First Asian carp found in waterway near Great Lakes

A 20-pound (9-kg) Asian carp was fished out of a waterway close to the Great Lakes and beyond twin electric barriers designed to keep them out, authorities said on Wednesday. It was the first time the voracious invader has been found beyond the electric barriers in the waterways that connect Lake Michigan, one of the five Great Lakes, with the Mississippi River basin, where the carp have proliferated. "It's important evidence, and the more information we know about where the carp are, the better ... that's the reason we're intensifying the effort" to find any Asian carp beyond the barriers, said Chris McCloud, a spokesman for the Illinois Department of Natural Resources.

High Risk Processes and Their Safety

High risk chemical processes are regulated by OSHA, EPA and many state agencies. Information about the releases from these processes are available from a number of sources. Sometimes the guidance on how other interested parties may participate is not always clear. The EPA has released interim guidance that would provide greater transparency in the agency’s chemical safety inspections process. Under the interim guidance, EPA inspectors will offer employees and employee representatives the opportunity to participate in chemical safety inspections. In addition, EPA will request that state and local agencies adopt similar procedures under their related Risk Management Program.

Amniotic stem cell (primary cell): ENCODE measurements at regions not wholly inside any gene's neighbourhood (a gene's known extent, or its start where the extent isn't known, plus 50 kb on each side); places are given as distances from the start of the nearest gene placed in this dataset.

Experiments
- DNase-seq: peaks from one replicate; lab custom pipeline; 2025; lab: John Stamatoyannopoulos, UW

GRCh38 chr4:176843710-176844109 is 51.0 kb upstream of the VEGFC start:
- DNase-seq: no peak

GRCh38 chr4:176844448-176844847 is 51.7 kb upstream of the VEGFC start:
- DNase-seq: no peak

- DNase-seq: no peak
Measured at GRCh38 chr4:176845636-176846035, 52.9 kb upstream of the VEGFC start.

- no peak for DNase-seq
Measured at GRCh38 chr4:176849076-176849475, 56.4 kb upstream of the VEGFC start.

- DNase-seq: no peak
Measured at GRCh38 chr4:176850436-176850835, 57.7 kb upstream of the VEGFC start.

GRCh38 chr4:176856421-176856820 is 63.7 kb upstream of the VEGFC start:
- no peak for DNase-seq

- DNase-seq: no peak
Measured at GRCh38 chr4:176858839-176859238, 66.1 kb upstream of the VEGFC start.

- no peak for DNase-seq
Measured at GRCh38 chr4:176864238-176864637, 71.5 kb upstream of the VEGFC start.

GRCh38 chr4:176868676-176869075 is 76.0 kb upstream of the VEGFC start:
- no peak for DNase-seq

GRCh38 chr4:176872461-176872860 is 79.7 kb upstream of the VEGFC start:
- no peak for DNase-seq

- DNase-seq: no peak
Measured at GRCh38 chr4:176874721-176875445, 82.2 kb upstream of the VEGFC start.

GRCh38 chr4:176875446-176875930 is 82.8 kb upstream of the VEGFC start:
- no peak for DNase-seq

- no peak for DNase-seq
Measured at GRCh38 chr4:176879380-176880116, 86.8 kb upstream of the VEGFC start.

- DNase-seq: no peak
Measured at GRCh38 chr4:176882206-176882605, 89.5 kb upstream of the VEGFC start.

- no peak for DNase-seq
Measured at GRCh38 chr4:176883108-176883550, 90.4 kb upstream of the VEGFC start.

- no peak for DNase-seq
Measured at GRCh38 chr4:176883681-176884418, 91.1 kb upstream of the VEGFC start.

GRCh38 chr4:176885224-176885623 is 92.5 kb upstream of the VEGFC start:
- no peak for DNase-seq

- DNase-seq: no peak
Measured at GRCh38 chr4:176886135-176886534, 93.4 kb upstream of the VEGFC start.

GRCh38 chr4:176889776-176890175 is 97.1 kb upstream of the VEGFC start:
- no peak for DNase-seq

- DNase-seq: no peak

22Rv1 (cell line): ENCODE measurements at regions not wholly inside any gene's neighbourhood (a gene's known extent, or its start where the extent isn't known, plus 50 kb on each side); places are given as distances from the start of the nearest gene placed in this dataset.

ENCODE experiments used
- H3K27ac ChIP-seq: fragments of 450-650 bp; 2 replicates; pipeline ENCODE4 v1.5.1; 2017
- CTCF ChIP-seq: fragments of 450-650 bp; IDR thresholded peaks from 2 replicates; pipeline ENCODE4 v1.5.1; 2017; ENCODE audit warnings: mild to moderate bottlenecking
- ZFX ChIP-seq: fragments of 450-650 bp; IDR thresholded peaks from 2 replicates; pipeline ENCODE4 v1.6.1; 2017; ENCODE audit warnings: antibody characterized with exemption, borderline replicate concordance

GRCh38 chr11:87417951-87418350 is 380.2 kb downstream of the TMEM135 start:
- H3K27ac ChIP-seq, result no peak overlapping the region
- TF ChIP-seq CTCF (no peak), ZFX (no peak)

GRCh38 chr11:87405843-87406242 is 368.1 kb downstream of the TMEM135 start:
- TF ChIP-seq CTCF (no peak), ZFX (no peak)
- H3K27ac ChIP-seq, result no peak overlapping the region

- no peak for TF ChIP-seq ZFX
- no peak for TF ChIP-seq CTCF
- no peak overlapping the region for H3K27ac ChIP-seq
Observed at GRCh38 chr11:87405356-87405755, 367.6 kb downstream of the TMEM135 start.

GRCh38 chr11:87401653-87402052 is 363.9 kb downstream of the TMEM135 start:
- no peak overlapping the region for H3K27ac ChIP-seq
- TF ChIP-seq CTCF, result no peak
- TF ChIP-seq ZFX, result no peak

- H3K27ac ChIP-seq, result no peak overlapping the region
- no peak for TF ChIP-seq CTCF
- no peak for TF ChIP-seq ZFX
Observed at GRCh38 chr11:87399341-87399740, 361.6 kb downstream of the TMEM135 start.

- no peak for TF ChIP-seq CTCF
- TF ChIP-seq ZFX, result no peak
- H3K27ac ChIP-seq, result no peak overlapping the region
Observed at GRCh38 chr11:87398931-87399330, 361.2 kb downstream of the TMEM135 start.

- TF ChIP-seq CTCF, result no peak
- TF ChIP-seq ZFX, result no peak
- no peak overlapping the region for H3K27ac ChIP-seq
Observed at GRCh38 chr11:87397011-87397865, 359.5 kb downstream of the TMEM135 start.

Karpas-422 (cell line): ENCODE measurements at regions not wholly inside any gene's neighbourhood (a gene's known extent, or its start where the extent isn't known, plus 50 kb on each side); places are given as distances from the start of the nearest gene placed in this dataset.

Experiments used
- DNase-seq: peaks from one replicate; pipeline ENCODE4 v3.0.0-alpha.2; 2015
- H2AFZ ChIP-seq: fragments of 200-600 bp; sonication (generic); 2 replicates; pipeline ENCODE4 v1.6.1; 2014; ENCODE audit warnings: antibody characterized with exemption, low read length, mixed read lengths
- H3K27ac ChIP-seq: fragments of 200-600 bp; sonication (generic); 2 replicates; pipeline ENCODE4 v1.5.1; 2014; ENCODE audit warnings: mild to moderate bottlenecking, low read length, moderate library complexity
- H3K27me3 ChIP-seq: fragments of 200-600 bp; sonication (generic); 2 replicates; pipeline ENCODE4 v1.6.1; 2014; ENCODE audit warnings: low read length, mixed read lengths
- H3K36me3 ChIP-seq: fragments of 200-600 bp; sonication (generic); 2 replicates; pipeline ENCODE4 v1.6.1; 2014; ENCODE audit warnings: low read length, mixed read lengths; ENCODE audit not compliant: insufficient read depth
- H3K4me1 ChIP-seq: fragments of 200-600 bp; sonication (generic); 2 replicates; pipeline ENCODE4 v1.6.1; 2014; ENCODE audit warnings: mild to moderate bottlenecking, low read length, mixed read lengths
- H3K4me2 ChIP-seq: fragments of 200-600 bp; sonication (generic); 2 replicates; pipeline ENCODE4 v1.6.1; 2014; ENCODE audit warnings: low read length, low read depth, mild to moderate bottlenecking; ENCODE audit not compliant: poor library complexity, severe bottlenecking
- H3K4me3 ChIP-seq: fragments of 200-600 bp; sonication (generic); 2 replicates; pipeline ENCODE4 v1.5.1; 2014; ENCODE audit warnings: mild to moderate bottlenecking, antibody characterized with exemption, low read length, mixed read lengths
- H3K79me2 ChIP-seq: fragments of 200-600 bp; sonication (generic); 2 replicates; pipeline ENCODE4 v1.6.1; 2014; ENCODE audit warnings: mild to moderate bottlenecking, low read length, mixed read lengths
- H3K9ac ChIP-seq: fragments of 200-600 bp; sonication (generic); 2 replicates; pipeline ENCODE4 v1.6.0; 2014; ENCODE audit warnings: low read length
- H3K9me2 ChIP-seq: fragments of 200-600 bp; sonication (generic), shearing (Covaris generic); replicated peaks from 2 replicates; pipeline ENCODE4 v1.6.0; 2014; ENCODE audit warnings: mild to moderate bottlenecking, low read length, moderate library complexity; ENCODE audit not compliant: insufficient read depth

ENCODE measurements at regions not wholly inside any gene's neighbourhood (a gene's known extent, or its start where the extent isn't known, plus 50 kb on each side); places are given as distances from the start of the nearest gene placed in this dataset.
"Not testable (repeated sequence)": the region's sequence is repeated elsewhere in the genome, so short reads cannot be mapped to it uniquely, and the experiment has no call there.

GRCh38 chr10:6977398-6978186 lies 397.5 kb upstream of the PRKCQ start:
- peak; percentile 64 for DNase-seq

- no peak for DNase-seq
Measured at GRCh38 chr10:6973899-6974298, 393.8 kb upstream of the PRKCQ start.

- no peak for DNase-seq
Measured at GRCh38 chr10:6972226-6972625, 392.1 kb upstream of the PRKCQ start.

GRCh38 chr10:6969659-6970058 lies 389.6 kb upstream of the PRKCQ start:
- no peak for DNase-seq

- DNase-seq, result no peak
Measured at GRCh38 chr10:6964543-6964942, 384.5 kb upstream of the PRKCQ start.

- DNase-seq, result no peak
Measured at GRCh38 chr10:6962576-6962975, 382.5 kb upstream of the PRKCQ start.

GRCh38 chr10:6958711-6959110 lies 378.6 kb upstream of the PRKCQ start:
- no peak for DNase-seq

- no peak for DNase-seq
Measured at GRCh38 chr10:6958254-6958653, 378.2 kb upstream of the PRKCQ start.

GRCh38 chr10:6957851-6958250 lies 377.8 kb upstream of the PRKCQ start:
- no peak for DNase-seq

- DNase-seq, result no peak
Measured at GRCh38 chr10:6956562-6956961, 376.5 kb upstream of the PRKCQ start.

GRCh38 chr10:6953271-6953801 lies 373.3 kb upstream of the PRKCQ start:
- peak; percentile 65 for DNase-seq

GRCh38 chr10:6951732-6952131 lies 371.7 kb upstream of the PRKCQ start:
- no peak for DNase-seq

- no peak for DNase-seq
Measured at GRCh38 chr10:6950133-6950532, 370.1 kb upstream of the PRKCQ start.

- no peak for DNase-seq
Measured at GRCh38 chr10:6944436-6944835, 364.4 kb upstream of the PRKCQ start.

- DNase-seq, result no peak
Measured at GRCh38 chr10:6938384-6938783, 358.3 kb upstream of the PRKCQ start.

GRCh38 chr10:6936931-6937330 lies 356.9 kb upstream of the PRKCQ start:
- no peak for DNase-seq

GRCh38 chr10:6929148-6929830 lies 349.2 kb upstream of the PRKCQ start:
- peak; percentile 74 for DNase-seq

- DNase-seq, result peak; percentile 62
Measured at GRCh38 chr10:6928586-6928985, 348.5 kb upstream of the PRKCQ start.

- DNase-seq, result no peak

Voyages of the NOAA Ship Thomas Jefferson

There are many ships at work right now in the Gulf of Mexico responding to the devastating consequences of the Deepwater Horizon explosion. Some are skimming the water to collect oil, some are burning off the oil. Some are busy digging a relief well. However, there is at least one vessel that is using this tragedy as an opportunity to conduct scientific research. The National Oceanic and Atmospheric Administration's (NOAA) ship, Thomas Jefferson, is using acoustic and fluorometric scanning to detect oil under the surface.

The Nuclear Power Resurgence: How Safe Are the New Reactors?

As utilities seek to build new nuclear power plants in the U.S. and around the world, the latest generation of reactors feature improvements over older technologies. But even as attention focuses on nuclear as an alternative to fossil fuels, questions remain about whether the newer reactors are sufficiently foolproof to be adopted on a large scale.

Methane in Gulf “astonishingly high”

As much as 1 million times the normal level of methane gas has been found in some regions near the Gulf of Mexico oil spill, enough to potentially deplete oxygen and create a dead zone, U.S. scientists said on Tuesday. Texas A&M University oceanography professor John Kessler, just back from a 10-day research expedition near the BP Plc oil spill in the gulf, says methane gas levels in some areas are "astonishingly high." Kessler's crew took measurements of both surface and deep water within a 5-mile (8 kilometer) radius of BP's broken wellhead. "There is an incredible amount of methane in there," Kessler told reporters in a telephone briefing.